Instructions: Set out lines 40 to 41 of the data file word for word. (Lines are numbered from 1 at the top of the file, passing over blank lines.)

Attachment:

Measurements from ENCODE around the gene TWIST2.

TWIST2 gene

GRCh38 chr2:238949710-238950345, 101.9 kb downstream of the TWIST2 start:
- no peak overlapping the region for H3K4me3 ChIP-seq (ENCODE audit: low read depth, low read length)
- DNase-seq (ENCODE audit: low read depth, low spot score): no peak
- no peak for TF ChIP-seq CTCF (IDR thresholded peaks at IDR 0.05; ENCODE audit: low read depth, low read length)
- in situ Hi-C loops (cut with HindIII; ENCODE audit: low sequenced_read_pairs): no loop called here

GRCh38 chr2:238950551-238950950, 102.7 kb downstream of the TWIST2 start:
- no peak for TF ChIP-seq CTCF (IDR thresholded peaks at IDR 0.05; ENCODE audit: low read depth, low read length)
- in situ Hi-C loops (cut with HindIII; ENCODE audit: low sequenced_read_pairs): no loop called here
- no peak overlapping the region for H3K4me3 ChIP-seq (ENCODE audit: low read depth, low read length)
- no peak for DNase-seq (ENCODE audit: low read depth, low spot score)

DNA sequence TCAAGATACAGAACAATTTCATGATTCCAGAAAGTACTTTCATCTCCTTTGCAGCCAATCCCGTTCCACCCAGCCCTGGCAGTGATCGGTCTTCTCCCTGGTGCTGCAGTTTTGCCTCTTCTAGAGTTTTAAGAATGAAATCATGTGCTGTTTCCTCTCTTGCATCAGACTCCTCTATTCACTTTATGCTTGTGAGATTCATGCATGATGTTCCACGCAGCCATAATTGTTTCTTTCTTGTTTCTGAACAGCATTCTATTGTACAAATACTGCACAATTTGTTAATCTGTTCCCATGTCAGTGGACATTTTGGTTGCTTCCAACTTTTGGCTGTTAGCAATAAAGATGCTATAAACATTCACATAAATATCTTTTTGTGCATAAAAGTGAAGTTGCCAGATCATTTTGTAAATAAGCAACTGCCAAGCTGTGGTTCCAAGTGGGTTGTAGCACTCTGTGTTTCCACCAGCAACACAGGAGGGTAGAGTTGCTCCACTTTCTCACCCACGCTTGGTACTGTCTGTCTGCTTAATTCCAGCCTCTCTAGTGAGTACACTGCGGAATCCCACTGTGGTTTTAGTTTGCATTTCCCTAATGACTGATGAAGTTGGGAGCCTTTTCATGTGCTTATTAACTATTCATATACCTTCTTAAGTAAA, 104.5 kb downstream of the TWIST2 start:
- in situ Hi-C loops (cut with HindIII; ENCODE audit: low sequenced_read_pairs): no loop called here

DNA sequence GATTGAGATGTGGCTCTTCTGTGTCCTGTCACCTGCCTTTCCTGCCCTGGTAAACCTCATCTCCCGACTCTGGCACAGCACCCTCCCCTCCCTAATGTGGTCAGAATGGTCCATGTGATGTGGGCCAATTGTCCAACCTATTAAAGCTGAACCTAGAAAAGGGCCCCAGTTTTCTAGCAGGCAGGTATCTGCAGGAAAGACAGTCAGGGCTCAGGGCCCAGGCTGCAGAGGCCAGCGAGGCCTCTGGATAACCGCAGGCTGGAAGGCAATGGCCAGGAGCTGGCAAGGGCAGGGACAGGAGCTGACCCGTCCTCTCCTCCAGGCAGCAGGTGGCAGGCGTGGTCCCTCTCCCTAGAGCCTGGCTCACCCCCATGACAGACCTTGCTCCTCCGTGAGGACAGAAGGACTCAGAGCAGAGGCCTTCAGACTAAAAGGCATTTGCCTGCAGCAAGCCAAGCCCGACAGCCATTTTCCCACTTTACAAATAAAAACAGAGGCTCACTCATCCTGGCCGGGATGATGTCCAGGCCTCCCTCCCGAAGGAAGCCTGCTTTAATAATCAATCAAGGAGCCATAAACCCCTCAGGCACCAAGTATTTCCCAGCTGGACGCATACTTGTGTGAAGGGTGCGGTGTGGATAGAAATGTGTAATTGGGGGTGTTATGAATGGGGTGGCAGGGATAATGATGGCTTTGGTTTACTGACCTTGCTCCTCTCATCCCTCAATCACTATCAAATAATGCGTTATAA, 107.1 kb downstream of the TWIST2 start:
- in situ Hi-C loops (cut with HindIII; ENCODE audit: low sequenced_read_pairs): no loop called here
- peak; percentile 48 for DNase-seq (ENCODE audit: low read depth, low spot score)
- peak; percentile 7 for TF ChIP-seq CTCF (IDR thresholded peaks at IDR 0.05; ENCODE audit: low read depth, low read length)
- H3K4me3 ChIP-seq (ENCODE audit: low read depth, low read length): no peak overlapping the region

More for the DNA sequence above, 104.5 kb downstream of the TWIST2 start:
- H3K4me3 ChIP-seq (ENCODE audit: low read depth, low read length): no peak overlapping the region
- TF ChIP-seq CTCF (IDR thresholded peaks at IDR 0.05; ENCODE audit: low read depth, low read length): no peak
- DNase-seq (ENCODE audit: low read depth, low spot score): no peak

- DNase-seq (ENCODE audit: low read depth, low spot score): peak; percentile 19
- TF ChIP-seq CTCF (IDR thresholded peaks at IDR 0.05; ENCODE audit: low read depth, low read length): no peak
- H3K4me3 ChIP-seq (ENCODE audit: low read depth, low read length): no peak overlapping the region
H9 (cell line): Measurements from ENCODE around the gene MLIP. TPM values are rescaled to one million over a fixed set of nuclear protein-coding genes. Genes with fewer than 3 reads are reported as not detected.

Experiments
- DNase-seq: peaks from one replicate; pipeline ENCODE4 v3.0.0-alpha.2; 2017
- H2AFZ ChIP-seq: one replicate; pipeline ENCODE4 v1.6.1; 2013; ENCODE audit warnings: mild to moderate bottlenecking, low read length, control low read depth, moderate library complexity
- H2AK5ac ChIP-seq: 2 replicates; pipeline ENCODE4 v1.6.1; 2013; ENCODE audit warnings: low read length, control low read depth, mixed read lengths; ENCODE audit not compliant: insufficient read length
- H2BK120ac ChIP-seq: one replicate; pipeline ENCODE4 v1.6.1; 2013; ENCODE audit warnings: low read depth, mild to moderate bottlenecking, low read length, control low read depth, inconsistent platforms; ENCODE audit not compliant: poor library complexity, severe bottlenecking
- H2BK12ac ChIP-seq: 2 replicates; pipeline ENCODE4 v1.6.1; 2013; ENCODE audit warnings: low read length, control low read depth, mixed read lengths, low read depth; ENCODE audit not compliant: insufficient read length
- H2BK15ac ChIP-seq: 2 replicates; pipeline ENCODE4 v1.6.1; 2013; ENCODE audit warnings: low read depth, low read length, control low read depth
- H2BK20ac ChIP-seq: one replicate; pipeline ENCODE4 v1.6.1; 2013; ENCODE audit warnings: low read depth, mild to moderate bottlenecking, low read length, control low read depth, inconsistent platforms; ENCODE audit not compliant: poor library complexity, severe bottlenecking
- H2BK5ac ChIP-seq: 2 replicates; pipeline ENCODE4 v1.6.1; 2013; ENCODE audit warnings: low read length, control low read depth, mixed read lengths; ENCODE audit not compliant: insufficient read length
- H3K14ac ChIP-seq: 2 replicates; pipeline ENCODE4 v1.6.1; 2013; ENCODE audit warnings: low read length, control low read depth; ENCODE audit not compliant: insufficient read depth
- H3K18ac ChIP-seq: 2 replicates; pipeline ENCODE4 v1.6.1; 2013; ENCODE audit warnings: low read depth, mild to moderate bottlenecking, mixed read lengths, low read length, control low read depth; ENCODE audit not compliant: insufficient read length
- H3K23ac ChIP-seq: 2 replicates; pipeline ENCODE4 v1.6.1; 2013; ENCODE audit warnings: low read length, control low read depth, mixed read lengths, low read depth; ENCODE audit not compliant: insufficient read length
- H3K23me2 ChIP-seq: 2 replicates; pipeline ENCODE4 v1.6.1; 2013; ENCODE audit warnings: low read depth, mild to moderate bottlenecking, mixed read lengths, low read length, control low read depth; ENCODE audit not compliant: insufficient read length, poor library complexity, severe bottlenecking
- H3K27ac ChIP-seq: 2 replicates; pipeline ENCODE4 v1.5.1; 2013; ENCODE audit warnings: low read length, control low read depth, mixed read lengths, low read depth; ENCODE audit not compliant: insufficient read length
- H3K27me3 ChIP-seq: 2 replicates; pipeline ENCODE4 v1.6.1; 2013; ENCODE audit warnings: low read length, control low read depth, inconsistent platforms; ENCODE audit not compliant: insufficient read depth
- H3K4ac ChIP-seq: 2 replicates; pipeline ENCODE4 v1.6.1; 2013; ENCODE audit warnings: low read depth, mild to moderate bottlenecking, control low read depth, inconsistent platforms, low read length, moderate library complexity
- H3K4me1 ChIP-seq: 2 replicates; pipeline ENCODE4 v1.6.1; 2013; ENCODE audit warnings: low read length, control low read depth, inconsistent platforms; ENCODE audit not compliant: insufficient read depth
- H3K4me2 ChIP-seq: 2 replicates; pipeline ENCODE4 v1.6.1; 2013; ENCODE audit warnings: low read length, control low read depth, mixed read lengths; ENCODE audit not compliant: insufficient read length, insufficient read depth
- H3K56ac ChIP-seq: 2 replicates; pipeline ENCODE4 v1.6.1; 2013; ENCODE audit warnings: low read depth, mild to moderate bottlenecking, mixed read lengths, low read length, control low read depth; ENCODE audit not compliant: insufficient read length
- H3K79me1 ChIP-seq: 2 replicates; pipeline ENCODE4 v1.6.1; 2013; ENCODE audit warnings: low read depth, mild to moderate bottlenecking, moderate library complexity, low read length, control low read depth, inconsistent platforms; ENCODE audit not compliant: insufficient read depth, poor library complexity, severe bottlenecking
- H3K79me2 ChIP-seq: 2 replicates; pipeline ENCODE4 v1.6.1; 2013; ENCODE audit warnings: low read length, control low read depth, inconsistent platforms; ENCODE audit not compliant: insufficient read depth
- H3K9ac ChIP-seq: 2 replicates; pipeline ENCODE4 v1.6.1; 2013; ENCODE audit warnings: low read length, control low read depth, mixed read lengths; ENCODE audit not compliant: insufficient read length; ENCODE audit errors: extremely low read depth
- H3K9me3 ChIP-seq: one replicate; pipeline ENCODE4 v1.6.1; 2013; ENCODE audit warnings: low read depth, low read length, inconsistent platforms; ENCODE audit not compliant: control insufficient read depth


- H3K23me2 ChIP-seq: 2 replicates; pipeline ENCODE4 v1.6.1; 2013; ENCODE audit warnings: low read depth, mild to moderate bottlenecking, mixed read lengths, low read length, control low read depth; ENCODE audit not compliant: insufficient read length, poor library complexity, severe bottlenecking
- H3K27ac ChIP-seq: 2 replicates; pipeline ENCODE4 v1.5.1; 2013; ENCODE audit warnings: low read length, control low read depth, mixed read lengths, low read depth; ENCODE audit not compliant: insufficient read length